Mary Eristavi (Georgian: მერი ერისთავი-შერვაშიძე; née Shervashidze; 1888 – January 21, 1986) was a Georgian aristocrat, fashion icon, and one of the earliest models of Coco Chanel. She held a respectable position in Georgian high society, as well as the Russian Imperial court for the last few decades of its existence. Mary is sometimes believed to be the hopeless infatuation of Galaktion Tabidze, one of the leading Georgian poets of the time.
Mary Prokofis asuli Eristavi-Shervashidze
Batumi, Georgia, Russian Empire
|Died||January 21, 1986 (aged 97–98)|
Family and early lifeEdit
Mary was born in Batumi, Georgia, into the family of Georgian General Major Prince Prokof Shervashidze. She was popular in Georgia for her beauty and gentle complexion and even drew compliments from Emperor Nicholas II of Russia when he met her during his 1912 visit to Tiflis.
Because her father became a member of the Imperial Duma, the family soon had to move to Saint Petersburg where Mary became a lady-in-waiting to Empress Alexandra Feodorovna. After her father's death, Mary moved back to her native Georgia and spent the rest of her youth in the west of the country with her mother and twin sisters, Ellen and Tamar.
Marriage and Bolshevik invasion of GeorgiaEdit
After the establishment of the First Georgian Republic following the Russian Revolution, Mary's fiancé Prince George Eristavi — an important Georgian nobleman, great-great grandson of King Heraclius II of Georgia and a former aide-de-camp of Nicholas II — returned to Georgia with intent to marry her. They wed in Kutaisi soon after his arrival and, likely because of security reasons, settled permanently in the country which at that time was a stable Menshevik stronghold under German protection.
The peace in Georgia did not last long and the couple was forced to flee the country in March 1921, during the Red Army Invasion. To escape imminent imprisonment, deportation or death, Mary, along with other prominent Georgian noblemen and government officials, departed on a ship from the city of Batumi. She was reunited with her husband in Istanbul where George had been waiting for her; the couple continued the voyage to France together.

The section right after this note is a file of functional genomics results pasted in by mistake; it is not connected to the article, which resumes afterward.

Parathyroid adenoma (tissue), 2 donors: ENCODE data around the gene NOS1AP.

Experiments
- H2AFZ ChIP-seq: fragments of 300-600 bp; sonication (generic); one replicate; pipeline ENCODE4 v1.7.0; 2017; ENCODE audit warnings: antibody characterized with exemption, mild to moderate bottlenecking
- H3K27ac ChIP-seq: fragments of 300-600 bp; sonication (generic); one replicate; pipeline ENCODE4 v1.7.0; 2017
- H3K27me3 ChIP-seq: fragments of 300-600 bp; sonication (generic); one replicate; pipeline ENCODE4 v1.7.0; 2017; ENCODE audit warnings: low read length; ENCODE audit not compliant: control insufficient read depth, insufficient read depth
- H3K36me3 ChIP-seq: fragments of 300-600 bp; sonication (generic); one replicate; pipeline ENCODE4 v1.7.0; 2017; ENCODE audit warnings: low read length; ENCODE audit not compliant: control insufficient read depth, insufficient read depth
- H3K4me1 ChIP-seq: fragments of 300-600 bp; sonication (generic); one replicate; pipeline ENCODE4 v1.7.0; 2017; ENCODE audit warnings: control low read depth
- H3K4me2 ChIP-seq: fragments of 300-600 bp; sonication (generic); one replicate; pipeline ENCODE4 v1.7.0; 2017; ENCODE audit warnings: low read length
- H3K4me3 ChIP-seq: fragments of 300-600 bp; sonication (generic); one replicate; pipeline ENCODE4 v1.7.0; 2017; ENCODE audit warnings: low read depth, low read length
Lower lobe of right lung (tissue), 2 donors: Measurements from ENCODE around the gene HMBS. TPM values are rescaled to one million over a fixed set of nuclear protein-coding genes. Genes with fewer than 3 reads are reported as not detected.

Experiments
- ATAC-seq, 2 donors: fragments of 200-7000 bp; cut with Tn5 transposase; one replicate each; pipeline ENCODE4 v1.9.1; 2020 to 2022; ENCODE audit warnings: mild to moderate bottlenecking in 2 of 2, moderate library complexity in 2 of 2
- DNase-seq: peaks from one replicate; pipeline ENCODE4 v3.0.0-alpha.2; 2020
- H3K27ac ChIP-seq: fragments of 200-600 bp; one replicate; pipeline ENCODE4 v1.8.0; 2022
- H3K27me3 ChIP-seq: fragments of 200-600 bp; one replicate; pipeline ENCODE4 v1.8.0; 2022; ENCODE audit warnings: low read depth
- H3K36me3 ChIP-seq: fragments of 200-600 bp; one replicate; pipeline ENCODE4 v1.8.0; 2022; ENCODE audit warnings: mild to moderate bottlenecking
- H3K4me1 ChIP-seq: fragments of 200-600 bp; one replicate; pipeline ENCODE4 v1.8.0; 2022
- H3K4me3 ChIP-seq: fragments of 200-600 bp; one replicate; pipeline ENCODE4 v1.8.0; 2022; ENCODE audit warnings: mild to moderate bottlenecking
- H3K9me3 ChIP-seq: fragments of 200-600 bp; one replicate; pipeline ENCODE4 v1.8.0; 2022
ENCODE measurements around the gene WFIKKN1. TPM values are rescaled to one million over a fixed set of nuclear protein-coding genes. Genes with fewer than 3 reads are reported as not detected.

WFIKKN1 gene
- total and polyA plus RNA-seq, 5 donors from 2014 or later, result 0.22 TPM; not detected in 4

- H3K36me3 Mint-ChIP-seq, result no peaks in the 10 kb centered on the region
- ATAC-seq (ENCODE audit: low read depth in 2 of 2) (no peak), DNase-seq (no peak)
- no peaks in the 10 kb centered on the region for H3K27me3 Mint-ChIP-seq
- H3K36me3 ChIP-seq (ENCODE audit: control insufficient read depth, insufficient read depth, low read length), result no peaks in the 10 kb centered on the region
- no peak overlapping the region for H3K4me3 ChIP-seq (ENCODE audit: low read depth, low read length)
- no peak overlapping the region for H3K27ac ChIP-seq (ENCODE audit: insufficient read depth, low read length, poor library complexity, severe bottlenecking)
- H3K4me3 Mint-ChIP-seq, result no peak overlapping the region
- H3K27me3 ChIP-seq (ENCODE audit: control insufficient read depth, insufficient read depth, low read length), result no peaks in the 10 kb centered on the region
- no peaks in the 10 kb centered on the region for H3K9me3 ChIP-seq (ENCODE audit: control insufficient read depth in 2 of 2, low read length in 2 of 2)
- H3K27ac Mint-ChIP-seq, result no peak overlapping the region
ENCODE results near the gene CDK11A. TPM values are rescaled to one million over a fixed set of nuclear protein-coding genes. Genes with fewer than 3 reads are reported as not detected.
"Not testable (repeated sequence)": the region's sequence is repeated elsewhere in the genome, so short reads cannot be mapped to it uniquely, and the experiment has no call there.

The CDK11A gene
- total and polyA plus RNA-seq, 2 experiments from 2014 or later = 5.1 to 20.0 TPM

France and final yearsEdit
After arriving in Paris, Mary and George settled on the Rue de la Tour in the 16th arrondissement, a district popular with the French high society. Because of losses incurred as a result of fleeing Georgia, Mary's family met some financial problems while living in this expensive neighborhood. For this reason, Mary's mother and sisters, Ellen and Tamar, initially lived with the young couple. This situation changed when the family managed to open its own clothing atelier and further improved as Mary found a modeling position with Coco Chanel, an increasingly popular French designer at the time.
Soon after this success, Mary's family moved out and her husband, George, died; the couple had not had any children. Mary spent the rest of her life living alone and rarely made contact with other Georgian émigrés, with the exception of her visits to a local parish of the Georgian Orthodox Church. In the final years of her life she was forced to move to a nursing home where, thanks to her improved financial circumstances, she was provided with a personal maid. Despite the relocation, she continued to visit her friends in the 16th arrondissment to play cards. According to her friend Babo Dadiani, Mary's room was filled with flowers from known and unknown admirers.
Because of the Soviet Union's closed-door immigration policy, Mary, just like other émigrés from the First Republic, was never able to return to Batumi, passing away in France at the age of 97. She and her husband were buried at Sainte-Geneviève-des-Bois Russian Cemetery. Mary was painted by Savely Sorin; her husband by Tamara de Lempicka, a popular Polish painter.
Mary and GalaktionEdit
Georgian poet Galaktion Tabidze is sometimes thought to have been in love with Mary. The word of Tabidze's alleged romantic feelings for the princess spread throughout Georgia after the publication of his poem titled "Mary," in which the poet bitterly described the wedding ceremony of a certain Mary, without specifying whether he was referring to Princess Eristavi. Princess Mary herself disagreed with the rumors, stressing that the poem was first published in 1915 in a Georgian journal Theater and Life, while her wedding to Prince George Eristavi did not occur until 1918. Some sources confirm this, alleging that it was only in 1935 when Galaktion met Mary by accident as she sat in front of Louvre.